There are ways for us to challenge interpretive “energy blocks,” of course, and the approaches will likely sound familiar to anyone who is already familiar with cognitive-behavioral responses to anxious thinking, especially to those patterns that are often referred to as mind reading and personalization. The first step, I contend, is to recognize that we do not have to accept everything that we think as “true,” that our ideas about what we experience are not facts (whatever those are), but beliefs based on what we see through the lenses in the invisible eyeglasses that we wear. When we catch ourselves making an interpretation, then, we can ask ourselves, very simply, as Schneider suggests, “‘What’s another way to look at that?’” (140). Just posing this question to ourselves can defuse the power of our own particular perspective, and diminish what — borrowing from Nigerian novelist, Chimamanda Adichie — we can call “the danger of a single story”; we acknowledge that other (and potentially more helpful!) meanings are possible. We may even decide to go a step further, and ask another person, whether or not that person is involved, about his or her interpretation of an experience. Or, we can play around with challenging ourselves to argue what we would identify as the exact opposite of our first interpretation. There is a rainbow of possibilities!

I have proposed in previous posts, and will do so again in this one, that we actually give ourselves the chance to think more realistically, with greater balance (which helps foster calm and confidence!), when we challenge our often all-too-automatic anxious thinking. If, after exploring other possible meanings of an experience, we decide that we want to stick with our original interpretation, we can do so, and then shift into conscious consideration of how we want to respond. In the process of responding consciously to any interpretation we have, I suggest that we remember how long we have been looking through the particular set of lenses that supports this interpretation; initially, we may find ourselves still tending to perceive (or even look for) what we are used to seeing. In my own experience, interpretations can be at least as emotionally charged as the assumptions that we explored in the last post, and so also difficult for us to let go. Just imagine a history for Schneider, in his dating scenario, in which he grew up poor and was teased as a child for not having the popular clothes that so many of his peers were wearing! To help us loosen our grip on a “stubborn” interpretation, I suggest echoing the approach that Schneider recommends for responding to assumptions — validating our perspective as absolutely “normal” given what we have experienced previously, and how we have learned to think about those experiences (136). How else could we think — until we challenge ourselves to think differently?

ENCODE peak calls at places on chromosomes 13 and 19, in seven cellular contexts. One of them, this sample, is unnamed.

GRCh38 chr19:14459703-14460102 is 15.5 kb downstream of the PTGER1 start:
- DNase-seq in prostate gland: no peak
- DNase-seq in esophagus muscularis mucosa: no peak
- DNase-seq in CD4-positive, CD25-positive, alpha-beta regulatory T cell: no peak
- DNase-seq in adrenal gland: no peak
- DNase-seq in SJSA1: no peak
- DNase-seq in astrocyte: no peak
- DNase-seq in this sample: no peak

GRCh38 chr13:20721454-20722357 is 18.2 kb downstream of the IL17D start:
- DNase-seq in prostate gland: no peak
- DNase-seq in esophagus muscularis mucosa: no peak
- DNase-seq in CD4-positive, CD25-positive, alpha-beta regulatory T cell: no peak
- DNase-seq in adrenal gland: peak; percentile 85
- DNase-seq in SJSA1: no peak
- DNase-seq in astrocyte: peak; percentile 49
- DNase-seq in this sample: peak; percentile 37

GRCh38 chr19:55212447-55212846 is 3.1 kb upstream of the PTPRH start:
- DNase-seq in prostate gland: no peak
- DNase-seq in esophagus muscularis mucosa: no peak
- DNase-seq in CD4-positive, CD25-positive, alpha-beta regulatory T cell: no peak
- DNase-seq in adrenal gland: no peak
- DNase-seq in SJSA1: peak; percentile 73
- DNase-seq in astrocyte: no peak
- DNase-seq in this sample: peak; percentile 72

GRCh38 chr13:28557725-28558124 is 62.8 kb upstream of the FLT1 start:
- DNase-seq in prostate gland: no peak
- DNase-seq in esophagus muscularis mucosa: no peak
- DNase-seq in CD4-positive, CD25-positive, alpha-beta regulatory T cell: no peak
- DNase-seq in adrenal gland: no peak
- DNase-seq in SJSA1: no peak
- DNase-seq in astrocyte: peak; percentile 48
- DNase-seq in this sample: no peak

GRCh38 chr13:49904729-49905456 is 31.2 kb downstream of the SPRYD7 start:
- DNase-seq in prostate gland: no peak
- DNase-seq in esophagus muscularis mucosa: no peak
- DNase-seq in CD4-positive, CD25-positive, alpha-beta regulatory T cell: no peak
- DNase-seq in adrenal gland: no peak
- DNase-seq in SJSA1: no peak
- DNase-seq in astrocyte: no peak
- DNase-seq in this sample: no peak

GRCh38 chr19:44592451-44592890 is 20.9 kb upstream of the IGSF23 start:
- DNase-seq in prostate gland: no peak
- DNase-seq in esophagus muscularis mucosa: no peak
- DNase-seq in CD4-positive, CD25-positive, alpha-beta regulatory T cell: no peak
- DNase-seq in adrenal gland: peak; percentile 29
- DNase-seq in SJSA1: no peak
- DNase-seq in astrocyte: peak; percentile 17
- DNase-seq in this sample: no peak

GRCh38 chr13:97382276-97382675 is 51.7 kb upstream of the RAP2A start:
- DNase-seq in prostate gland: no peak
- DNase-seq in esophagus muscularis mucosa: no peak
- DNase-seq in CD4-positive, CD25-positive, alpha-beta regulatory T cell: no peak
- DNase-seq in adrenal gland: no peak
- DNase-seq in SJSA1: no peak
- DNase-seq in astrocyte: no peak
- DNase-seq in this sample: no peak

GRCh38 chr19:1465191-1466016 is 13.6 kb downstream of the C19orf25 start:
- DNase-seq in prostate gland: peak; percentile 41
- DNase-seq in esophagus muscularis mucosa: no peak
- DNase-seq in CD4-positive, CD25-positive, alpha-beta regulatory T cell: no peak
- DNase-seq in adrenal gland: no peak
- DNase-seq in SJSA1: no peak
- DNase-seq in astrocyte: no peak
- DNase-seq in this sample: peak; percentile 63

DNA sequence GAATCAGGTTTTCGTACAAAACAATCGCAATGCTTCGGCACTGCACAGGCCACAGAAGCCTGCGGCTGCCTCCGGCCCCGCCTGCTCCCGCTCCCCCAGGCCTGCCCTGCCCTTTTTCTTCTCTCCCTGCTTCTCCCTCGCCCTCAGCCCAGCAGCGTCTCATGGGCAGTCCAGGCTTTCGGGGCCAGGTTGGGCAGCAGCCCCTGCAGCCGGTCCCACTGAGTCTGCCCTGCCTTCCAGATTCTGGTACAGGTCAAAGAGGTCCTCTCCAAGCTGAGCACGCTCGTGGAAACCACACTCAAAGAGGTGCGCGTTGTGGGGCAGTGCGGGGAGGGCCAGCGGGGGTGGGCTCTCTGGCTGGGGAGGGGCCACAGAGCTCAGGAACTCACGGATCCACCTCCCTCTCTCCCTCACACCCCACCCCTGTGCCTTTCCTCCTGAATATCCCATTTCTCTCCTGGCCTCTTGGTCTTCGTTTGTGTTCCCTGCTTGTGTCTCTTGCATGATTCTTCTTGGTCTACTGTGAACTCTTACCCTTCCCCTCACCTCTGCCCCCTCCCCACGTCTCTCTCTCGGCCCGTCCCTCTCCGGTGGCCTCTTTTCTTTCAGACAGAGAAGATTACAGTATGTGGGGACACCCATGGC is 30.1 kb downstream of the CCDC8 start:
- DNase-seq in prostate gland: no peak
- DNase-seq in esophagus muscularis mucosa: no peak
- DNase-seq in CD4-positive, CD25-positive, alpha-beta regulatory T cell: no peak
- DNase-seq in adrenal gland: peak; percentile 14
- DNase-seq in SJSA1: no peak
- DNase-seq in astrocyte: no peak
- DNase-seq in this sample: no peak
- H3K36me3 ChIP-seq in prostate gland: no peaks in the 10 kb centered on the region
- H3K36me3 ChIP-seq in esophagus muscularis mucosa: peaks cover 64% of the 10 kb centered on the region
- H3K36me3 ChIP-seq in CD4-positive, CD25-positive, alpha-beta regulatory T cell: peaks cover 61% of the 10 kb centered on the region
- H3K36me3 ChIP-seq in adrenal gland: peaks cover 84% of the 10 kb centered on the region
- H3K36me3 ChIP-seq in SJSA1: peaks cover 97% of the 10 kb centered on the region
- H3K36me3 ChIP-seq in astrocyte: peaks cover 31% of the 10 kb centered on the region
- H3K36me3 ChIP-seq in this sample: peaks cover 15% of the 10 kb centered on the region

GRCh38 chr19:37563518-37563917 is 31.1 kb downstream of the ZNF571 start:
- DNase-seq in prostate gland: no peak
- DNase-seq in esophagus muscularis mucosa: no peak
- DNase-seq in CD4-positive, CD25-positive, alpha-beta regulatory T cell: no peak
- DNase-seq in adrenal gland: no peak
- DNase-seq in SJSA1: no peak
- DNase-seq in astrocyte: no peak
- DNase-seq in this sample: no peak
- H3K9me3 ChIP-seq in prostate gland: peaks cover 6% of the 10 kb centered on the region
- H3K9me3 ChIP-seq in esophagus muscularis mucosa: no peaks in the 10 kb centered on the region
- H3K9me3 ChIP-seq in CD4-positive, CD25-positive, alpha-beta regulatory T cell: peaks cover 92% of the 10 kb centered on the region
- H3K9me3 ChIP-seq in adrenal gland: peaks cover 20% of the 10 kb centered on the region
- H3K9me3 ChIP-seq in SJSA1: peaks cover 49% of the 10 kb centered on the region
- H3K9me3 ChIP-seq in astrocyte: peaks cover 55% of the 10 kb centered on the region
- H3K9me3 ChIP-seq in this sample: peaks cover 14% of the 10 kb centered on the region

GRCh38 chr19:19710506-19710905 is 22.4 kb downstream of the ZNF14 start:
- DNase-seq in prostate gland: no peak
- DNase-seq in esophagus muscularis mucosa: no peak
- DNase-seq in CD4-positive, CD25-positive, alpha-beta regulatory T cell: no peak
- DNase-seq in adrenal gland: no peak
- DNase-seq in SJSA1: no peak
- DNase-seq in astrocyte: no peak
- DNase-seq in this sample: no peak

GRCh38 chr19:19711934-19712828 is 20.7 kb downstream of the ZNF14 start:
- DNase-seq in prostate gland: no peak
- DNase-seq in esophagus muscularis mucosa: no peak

“Experience the Rainbow!” — Skittles

Over the next couple of weeks, I invite you to notice when you are making interpretations, creating opinions to explain your experiences (I think of human beings as meaning-making creatures — we engage in this activity all the time!). Your boss may come into work and head straight to her office without saying “Good morning!” to you, shutting the door hard behind her. You think that she must be angry with you, though you don’t know why she would be; you steer clear of her for the rest of the morning, trying to figure out what you did to upset her, instead of talking to her about the assignment she gave you, and which you have finished — early! You may be feeling nervous about how a classmate is looking at you as you give a presentation, wondering what he is criticizing about you, or about what you’re doing, as he watches. Consider whether or not such interpretations of your experiences are helpful to you, whether they resonate with catabolic energy, that distracts and drains you, or anabolic energy, that supports you in moving in the direction that you want to go. What are other ways of looking at these experiences? Perhaps your boss has had a tough morning with a sick child, or is grouchy about spilling coffee on herself in the Starbucks drive-through (her mood may have nothing to do with you!). Maybe that classmate is thinking how nervous he is, imagining that you might be feeling similarly, and admiring how you are forging right along in your presentation. The key, I think, to challenging interpretations, is in a variation on the Skittles candy ad campaign — “Experience the Rainbow! Taste the Rainbow!” Your interpretation is only one possible color of meaning for the experience that you have had. Think the Rainbow!